[/em]
Please feel free to disagree/correct me anyone with more experience.


#7

I think this really needs clarifying. CE and FCC certification can be very expensive and if all modules and main boards need certifying then… worrying.


#8

I disagree that a “compiled project” (where you’ve used a handful of Gadgeteer devices connected together) and a “product” (where you would need certification) are the same.

A Gadgeteer mainboard is a development tool, and I suspect that even in small run assembled projects would still be deemed components. Compare that to a Cobra II that has CE and FCC certification. It is clearly GHIs intent to provide customers with the approved building block that can be used as the core component for products.


#9

I think GHI has a perfect balanced view on this, if you look at the G120HDR that comes with CE :wink:


#10

Hi Guys,

I agree with Brett. From what I’ve gathered thus far in my research the need for (or not for) compliance is based on the intended application of your creation.

If all I will be doing is tinkering in my home or research area then this is my ‘project/research’ but if I’ve decide to smack them together to create an end user product that I will be selling to customers then it’s on me to see about getting my ‘product’ certified. I see it as analogous to someone buying a set of ICs and designing a PCB toward creating a product that they want to put on the market. At some point you have to certify the product.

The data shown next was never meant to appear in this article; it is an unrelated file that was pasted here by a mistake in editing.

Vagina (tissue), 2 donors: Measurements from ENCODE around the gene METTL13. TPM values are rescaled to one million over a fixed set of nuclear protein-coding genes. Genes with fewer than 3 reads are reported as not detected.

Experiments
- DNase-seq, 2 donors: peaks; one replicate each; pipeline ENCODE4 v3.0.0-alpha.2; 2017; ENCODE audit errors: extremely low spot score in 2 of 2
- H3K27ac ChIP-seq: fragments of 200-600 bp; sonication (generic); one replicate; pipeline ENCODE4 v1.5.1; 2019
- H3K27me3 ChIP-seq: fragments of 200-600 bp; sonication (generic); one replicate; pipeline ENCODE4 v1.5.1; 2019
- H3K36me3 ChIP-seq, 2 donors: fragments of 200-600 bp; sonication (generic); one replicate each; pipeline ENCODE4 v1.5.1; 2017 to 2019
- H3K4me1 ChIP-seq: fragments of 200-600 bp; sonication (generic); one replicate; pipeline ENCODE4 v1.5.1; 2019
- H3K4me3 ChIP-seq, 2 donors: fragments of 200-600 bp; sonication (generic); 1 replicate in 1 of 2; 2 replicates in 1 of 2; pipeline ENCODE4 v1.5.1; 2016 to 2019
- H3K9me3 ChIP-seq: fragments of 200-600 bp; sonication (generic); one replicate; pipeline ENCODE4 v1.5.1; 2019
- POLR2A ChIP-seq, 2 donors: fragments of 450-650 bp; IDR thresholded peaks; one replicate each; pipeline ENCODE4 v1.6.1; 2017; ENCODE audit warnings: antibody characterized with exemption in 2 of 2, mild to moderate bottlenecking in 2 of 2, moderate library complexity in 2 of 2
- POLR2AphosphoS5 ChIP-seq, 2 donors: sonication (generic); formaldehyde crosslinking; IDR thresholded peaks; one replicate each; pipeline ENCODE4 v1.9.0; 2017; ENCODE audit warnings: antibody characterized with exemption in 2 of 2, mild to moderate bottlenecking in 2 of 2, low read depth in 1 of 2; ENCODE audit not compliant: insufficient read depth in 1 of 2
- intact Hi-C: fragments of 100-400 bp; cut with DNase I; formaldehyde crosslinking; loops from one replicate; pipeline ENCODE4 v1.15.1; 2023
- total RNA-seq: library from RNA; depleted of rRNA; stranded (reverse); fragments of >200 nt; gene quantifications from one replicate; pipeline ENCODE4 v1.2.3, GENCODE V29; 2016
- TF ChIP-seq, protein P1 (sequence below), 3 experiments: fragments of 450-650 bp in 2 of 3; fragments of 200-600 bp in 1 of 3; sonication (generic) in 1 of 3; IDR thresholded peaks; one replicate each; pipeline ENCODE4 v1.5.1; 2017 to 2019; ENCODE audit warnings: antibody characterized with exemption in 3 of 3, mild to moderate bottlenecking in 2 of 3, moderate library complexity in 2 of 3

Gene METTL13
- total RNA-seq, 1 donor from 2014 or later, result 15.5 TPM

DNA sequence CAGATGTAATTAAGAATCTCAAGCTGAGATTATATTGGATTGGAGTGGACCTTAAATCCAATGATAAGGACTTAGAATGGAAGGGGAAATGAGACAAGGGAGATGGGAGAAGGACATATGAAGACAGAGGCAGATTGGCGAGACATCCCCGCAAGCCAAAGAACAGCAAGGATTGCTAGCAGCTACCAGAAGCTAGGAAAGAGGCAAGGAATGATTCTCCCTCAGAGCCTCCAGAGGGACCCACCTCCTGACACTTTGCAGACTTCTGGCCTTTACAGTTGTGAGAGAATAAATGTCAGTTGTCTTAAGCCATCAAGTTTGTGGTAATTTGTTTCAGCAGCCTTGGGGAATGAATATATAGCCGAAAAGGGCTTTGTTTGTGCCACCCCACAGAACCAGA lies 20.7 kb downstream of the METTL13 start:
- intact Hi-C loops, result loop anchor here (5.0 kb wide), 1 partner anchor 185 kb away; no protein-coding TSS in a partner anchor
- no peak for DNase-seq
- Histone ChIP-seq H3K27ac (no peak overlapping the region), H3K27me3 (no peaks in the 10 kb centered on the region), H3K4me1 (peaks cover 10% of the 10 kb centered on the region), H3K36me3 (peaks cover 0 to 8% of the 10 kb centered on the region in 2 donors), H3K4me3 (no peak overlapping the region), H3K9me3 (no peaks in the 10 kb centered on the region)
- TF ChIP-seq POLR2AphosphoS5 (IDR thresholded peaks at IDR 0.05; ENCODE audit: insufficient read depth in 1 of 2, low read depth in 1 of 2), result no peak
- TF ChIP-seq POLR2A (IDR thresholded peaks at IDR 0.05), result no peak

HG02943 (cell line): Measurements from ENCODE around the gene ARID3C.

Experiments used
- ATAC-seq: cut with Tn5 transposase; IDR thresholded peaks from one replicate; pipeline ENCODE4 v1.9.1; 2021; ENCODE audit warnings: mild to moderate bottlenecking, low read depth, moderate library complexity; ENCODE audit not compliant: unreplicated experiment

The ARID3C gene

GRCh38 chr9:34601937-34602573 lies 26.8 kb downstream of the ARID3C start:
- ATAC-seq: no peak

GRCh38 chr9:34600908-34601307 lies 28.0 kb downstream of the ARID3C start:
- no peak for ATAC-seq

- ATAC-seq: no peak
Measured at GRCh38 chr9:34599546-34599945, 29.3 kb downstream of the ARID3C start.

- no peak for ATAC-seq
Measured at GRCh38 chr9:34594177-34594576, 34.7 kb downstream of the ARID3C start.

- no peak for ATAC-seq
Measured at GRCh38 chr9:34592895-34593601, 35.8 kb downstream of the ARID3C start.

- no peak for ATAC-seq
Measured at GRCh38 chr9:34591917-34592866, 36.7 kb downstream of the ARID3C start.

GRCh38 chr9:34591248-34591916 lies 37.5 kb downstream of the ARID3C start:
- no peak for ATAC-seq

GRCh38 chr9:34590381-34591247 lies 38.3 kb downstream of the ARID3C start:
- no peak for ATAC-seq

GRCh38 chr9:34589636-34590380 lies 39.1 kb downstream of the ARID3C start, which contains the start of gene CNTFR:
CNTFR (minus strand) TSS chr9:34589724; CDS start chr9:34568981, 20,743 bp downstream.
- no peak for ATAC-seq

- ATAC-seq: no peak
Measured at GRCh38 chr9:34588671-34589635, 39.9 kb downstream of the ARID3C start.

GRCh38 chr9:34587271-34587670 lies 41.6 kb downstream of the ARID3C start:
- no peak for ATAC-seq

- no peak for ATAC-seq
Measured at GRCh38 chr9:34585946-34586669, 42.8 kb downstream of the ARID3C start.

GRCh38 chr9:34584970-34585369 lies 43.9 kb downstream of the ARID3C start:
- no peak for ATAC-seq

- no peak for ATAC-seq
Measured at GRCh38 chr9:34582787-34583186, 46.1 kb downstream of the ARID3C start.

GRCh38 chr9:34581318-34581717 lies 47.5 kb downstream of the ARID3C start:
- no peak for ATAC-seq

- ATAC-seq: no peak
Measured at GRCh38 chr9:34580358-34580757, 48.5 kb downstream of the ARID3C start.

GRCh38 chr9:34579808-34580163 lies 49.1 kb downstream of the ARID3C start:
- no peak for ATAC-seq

You see the quandary for me is that my students, for example, buy these boards to learn to programme C# etc. So there in the lab, in their dorm in the cafeteria, they’re using these mainboards and modules like you would a Lego Mindstorms, VEX or Raspberry PI kit. What if the products are not compliant, are they disrupting the EM environment in which they are working.

On another note, I have read of other members of the community who have indicated that they are using the boards and modules which do not currently indicate certification for products for their ‘customers’. So again another grey area.

Again taking point from Lutz1, using certified modules in your product goes a long way to ensuring that the end device is compliant. I’m checking the standards right now to verify whether if having ALL/ ONLY certified modules in your product would exempt you from the need to undertake certification (i.e. your compliant by default). I will update as I learn more, these standards are some heavy reading…

Finally, I think you guys might find this to be a really good read:
http://www.raspberrypi.org/archives/tag/ce-compliance

It’s about the Raspberry PI and the process that they went though to get compliance (yup that little cutey is compliant!). The reference to the ‘China Export’ label is hilarious!


#11

G120, G120HDR and cobra are already certified FCC, CE and more. See product pages please.


#12

So I still think it’s unlikely that anyone will move from an environment where the “bits” they use is unnecessary to certify (spider and a handful of modules for instance) and then move to commercial product (spider and handful of modules, in pretty case). It’s more likely they’d move from prototype product (spider + modules) to small run (spider + modules + case) to full product (custom PCB with integrated modules and EMX module) and the last one is the point where it’s important. As Gus has said the newest lines are all the best option here, so going from an EMX to a G120 is a relatively easy change, and would still be easy since the G120 has the core CE cert.
(Edited for G120/G200 correction :slight_smile: )


#13

G120, not G200 :slight_smile:

I like to add that GHI can get your design through FCC/CE if the cost (in thousands) is within your budget.